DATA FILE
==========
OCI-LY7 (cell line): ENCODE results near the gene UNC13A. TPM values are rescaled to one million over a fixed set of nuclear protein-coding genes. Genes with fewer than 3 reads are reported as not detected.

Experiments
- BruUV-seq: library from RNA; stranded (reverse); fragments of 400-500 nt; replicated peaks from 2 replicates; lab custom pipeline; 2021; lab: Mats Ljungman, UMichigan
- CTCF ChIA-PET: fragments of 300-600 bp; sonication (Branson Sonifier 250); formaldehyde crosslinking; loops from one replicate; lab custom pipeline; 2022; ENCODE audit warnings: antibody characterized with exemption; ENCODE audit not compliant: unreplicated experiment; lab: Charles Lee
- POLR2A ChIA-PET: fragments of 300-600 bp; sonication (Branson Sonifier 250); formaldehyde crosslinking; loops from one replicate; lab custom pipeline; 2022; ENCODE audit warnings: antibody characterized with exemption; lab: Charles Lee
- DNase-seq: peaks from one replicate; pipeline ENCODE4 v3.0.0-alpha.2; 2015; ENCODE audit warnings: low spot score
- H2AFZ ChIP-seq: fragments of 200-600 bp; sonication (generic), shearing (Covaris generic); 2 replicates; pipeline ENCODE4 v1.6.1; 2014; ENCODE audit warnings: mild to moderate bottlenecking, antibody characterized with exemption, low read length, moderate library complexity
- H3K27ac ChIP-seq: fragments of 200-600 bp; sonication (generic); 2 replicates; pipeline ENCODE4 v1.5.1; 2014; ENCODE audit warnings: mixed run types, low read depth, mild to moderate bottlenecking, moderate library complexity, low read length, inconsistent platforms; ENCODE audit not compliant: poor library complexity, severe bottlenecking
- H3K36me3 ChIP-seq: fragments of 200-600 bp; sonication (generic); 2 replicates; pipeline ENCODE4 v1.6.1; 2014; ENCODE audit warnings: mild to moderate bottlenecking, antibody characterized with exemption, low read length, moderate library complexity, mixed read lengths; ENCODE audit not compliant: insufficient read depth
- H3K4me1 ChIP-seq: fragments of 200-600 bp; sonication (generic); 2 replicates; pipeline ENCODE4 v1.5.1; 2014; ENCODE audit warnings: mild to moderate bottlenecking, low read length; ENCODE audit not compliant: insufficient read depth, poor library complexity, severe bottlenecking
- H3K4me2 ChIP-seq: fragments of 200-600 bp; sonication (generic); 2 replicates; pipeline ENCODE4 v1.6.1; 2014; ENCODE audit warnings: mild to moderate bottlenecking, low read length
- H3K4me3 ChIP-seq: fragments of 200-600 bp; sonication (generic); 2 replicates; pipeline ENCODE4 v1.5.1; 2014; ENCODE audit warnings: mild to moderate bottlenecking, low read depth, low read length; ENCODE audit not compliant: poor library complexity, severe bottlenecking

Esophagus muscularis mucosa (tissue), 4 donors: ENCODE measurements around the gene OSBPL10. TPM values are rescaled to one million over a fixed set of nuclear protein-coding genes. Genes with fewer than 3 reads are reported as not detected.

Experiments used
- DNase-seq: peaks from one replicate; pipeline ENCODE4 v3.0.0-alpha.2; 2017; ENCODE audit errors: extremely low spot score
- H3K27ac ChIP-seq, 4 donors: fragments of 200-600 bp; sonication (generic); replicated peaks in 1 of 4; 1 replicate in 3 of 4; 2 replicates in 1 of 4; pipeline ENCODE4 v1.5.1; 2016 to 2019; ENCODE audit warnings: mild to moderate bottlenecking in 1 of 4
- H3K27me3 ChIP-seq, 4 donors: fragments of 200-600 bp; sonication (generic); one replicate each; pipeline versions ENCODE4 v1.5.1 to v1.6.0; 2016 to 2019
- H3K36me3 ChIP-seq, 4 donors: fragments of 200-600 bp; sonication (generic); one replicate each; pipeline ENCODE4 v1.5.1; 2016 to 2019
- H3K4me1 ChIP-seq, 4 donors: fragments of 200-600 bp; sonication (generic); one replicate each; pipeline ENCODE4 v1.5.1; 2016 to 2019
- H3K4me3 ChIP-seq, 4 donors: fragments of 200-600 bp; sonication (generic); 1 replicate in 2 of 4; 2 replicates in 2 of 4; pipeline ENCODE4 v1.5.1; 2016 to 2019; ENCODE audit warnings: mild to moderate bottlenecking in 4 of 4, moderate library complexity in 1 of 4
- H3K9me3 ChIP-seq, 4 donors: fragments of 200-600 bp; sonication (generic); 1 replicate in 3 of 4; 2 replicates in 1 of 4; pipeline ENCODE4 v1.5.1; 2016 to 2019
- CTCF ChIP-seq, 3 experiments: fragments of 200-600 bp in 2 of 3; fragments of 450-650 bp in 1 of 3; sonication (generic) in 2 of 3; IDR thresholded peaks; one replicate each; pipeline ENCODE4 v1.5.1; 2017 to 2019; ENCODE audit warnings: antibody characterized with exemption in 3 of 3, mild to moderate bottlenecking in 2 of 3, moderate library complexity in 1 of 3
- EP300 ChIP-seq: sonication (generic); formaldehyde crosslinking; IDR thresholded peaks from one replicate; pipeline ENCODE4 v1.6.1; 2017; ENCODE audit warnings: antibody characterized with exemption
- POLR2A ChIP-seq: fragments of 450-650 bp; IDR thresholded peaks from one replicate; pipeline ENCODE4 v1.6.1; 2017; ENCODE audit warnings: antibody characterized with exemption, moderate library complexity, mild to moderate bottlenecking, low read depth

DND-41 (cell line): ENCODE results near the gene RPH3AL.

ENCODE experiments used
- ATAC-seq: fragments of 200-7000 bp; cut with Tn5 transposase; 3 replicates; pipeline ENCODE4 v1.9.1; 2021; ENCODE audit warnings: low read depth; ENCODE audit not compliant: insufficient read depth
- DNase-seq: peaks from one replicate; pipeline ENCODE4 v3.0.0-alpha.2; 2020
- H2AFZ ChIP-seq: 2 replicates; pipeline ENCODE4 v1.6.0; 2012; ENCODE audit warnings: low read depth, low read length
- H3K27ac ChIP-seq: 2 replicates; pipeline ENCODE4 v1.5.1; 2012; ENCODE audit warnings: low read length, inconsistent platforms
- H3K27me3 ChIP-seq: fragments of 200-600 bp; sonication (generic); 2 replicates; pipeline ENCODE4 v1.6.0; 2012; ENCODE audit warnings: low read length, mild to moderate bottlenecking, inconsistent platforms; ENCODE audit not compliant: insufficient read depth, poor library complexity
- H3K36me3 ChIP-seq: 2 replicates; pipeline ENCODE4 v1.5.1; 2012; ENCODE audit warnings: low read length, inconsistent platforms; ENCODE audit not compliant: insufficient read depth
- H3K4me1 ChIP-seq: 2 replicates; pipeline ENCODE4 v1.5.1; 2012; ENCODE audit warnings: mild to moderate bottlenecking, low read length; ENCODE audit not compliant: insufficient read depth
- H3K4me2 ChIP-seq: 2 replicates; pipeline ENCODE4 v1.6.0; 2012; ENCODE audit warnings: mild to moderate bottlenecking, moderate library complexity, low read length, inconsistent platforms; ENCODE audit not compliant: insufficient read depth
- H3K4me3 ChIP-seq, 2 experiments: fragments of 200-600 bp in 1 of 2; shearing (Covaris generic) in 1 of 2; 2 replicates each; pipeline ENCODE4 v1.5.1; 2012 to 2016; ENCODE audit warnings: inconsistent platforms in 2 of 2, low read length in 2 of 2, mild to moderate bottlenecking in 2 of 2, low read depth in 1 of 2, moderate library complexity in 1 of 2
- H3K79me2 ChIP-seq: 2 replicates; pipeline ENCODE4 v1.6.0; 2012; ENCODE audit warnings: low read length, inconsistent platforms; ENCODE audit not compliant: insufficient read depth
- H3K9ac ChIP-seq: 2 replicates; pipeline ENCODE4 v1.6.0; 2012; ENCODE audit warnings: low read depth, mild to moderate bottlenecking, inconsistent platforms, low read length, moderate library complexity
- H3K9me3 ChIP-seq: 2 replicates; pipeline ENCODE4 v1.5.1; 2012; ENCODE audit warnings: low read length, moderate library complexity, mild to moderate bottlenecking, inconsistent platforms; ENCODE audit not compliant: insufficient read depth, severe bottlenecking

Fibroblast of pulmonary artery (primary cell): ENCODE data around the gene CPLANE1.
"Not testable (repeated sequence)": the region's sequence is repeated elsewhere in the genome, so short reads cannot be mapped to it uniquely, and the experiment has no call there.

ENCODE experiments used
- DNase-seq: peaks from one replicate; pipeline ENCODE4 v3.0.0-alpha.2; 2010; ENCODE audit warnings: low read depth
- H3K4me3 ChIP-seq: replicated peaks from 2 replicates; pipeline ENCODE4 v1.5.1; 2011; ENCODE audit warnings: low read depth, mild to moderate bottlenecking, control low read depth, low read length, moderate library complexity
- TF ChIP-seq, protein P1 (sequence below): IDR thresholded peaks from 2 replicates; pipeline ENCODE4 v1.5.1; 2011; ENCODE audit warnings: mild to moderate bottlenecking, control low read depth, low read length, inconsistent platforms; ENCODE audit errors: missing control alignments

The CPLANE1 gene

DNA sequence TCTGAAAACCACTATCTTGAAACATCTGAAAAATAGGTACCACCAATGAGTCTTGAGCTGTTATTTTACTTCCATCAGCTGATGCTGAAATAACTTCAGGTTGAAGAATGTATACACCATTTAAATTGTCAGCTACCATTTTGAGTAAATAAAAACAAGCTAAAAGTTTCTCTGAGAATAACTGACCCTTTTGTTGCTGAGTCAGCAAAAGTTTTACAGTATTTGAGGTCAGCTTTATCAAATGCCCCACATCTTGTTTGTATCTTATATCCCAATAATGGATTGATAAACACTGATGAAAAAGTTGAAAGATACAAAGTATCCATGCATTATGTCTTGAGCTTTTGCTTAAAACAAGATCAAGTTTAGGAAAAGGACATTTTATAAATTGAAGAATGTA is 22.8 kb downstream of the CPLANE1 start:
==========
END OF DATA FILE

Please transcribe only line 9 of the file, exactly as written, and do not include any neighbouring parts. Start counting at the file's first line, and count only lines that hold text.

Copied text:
- H3K36me3 ChIP-seq: fragments of 200-600 bp; sonication (generic); 2 replicates; pipeline ENCODE4 v1.6.1; 2014; ENCODE audit warnings: mild to moderate bottlenecking, antibody characterized with exemption, low read length, moderate library complexity, mixed read lengths; ENCODE audit not compliant: insufficient read depth